[bitcoin-dev] Using a storage engine without UTXO-index

Tomas tomas at tomasvdw.nl
Sat Apr 8 07:28:48 UTC 2017

On Sat, Apr 8, 2017, at 02:44, Gregory Maxwell wrote:
> As you note that the output costs still bound the resource
> requirements. 

Resource cost is not just a measure of storage requirement; data that
needs to be accessed during peak load induce more cost then data only
used during base load or only rarely used.

> Latency related costs in Bitcoin Core also do not depend on the number
> of outputs in transactions in a block. When a transaction is handled
> it goes into an in-memory buffer and only gets flushed later if isn't
> spent before the buffer fills.  A block will take more time to
> validate with more inputs, same as you observer, but the aggregate
> resource usage for users depends significantly on outputs (so, in fact
> there is even further misaligned incentives than just the fact that
> small outputs have a outsized long term cost).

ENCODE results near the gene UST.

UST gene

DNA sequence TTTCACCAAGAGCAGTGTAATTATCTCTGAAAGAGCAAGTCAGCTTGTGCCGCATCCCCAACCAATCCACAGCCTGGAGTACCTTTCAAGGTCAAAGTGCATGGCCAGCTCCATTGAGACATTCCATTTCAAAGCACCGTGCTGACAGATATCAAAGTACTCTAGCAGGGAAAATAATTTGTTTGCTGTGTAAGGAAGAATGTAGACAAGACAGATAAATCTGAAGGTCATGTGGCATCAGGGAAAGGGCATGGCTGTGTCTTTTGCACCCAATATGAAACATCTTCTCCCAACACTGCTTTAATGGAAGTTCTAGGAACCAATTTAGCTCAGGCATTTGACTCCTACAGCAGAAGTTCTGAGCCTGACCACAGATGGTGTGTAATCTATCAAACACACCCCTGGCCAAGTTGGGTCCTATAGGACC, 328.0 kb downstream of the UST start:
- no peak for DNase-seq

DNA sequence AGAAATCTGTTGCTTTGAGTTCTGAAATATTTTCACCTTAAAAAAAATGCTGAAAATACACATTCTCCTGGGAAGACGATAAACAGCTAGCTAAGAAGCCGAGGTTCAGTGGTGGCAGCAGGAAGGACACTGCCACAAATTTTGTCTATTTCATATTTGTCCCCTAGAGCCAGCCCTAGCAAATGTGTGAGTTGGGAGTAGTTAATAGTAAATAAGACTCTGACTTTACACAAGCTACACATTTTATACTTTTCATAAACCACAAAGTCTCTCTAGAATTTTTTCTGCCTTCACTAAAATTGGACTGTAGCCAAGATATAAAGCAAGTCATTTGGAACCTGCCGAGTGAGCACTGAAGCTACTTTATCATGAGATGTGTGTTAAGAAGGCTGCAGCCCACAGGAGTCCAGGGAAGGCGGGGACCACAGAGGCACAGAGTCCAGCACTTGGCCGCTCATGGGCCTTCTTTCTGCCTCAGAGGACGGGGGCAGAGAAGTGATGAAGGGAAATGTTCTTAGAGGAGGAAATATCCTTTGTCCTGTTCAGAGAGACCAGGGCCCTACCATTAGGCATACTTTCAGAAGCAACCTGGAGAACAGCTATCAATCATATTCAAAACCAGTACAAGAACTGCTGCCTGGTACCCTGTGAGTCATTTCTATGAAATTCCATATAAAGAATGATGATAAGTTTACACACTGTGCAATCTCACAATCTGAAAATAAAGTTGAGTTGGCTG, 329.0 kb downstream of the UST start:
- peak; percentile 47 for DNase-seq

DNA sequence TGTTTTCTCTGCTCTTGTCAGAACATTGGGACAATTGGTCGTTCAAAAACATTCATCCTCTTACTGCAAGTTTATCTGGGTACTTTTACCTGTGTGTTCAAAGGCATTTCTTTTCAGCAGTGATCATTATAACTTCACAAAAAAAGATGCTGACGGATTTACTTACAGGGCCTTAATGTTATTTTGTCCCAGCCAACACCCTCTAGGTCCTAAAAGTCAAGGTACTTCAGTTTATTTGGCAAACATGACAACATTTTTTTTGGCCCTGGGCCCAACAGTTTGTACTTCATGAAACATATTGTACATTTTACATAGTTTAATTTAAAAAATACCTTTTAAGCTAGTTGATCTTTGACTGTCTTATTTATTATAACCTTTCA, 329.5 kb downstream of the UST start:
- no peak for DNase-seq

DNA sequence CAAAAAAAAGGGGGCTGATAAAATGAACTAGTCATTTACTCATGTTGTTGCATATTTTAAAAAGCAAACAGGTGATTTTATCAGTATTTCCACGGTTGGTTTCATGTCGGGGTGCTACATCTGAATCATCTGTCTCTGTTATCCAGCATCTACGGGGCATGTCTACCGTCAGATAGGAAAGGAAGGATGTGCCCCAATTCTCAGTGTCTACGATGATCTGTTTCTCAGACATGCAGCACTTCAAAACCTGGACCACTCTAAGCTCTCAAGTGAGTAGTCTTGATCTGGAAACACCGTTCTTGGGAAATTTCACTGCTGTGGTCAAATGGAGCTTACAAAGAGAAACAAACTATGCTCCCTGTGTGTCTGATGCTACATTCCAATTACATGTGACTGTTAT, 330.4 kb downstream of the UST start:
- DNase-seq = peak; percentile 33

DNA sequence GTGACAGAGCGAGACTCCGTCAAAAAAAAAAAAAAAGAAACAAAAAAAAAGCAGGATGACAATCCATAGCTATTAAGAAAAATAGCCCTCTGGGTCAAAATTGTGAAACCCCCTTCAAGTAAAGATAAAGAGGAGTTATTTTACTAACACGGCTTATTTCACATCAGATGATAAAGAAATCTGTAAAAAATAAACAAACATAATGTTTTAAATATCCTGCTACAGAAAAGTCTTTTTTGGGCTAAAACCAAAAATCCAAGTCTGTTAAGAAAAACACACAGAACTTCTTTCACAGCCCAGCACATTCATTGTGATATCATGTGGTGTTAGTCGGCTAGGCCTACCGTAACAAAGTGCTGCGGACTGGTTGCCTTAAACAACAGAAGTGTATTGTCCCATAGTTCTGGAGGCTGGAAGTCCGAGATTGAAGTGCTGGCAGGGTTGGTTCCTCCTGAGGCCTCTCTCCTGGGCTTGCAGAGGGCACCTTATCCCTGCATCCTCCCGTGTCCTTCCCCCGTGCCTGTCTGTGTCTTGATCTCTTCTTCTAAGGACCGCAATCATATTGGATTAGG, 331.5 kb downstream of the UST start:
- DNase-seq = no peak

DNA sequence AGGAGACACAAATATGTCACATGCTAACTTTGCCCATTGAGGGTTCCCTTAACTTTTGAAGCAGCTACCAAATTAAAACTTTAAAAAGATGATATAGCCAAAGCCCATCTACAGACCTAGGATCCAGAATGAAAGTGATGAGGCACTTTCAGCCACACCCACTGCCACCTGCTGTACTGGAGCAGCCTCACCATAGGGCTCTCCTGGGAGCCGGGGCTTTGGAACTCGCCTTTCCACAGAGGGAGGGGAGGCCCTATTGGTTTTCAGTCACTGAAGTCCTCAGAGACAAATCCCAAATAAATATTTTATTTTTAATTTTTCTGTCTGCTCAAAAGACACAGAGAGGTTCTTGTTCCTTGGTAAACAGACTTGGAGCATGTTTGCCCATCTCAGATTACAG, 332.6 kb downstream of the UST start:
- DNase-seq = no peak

In Core, when a block comes the inputs are checked against the UTXO set
(which grows with outputs)  even if pre-synced, to verify order. Am I
wrong there? This is not in the case in bitcrust; it is instead checked
against the spend-tree (which grows with inputs).

How "significant" this is, I neither know nor claim,  but it is an
interesting difference. 

> Then I think you may want to retract the claim that "As this solution,
> reversing the costs of outputs and inputs, [...] updates to the
> protocol addressing the UTXO growth, might not be worth considering
> *protocol improvements* "

I think you are being a bit harsh here . I am also clearly explaining
the difference only applies to peak load, and just making a suggestion.
I simply want to stress the importance of protocol / implementation
separation as even though you are correct UTXO data is always a resource
cost for script validation (as I also state), the ratio of different
costs are  not necessarily *identical* across implementation. 

Note that the converse also holds: In bitcrust, if the last few blocks
contain many inputs, the peak load verification for this block is
slower. This is not the case in Core.


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